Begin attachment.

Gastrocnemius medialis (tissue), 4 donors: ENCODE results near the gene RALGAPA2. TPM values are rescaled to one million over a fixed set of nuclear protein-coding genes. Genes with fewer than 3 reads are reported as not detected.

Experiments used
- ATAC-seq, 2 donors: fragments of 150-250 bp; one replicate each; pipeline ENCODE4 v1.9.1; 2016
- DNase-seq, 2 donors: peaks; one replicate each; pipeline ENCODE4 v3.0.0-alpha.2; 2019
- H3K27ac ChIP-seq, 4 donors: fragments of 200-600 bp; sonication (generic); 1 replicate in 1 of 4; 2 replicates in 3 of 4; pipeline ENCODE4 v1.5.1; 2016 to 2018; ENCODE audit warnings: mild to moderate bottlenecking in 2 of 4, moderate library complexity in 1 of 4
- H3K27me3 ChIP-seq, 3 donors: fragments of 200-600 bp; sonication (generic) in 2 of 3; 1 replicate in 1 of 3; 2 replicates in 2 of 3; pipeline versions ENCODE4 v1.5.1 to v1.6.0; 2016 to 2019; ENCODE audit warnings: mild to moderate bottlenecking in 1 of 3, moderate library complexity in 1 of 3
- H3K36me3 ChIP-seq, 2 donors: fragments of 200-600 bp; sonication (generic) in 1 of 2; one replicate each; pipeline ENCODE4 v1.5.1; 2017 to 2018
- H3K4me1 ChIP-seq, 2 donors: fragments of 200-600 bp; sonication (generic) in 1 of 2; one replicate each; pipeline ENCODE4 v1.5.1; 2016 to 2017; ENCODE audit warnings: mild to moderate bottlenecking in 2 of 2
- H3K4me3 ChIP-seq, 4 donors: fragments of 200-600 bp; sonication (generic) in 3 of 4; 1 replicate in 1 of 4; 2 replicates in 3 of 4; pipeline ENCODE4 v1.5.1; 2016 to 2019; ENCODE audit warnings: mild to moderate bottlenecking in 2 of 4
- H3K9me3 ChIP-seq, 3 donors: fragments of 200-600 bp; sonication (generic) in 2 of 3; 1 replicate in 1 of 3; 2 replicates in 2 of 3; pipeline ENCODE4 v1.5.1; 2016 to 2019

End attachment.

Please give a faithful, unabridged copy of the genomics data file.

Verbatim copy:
Gastrocnemius medialis (tissue), 4 donors: ENCODE results near the gene RALGAPA2. TPM values are rescaled to one million over a fixed set of nuclear protein-coding genes. Genes with fewer than 3 reads are reported as not detected.

Experiments used
- ATAC-seq, 2 donors: fragments of 150-250 bp; one replicate each; pipeline ENCODE4 v1.9.1; 2016
- DNase-seq, 2 donors: peaks; one replicate each; pipeline ENCODE4 v3.0.0-alpha.2; 2019
- H3K27ac ChIP-seq, 4 donors: fragments of 200-600 bp; sonication (generic); 1 replicate in 1 of 4; 2 replicates in 3 of 4; pipeline ENCODE4 v1.5.1; 2016 to 2018; ENCODE audit warnings: mild to moderate bottlenecking in 2 of 4, moderate library complexity in 1 of 4
- H3K27me3 ChIP-seq, 3 donors: fragments of 200-600 bp; sonication (generic) in 2 of 3; 1 replicate in 1 of 3; 2 replicates in 2 of 3; pipeline versions ENCODE4 v1.5.1 to v1.6.0; 2016 to 2019; ENCODE audit warnings: mild to moderate bottlenecking in 1 of 3, moderate library complexity in 1 of 3
- H3K36me3 ChIP-seq, 2 donors: fragments of 200-600 bp; sonication (generic) in 1 of 2; one replicate each; pipeline ENCODE4 v1.5.1; 2017 to 2018
- H3K4me1 ChIP-seq, 2 donors: fragments of 200-600 bp; sonication (generic) in 1 of 2; one replicate each; pipeline ENCODE4 v1.5.1; 2016 to 2017; ENCODE audit warnings: mild to moderate bottlenecking in 2 of 2
- H3K4me3 ChIP-seq, 4 donors: fragments of 200-600 bp; sonication (generic) in 3 of 4; 1 replicate in 1 of 4; 2 replicates in 3 of 4; pipeline ENCODE4 v1.5.1; 2016 to 2019; ENCODE audit warnings: mild to moderate bottlenecking in 2 of 4
- H3K9me3 ChIP-seq, 3 donors: fragments of 200-600 bp; sonication (generic) in 2 of 3; 1 replicate in 1 of 3; 2 replicates in 2 of 3; pipeline ENCODE4 v1.5.1; 2016 to 2019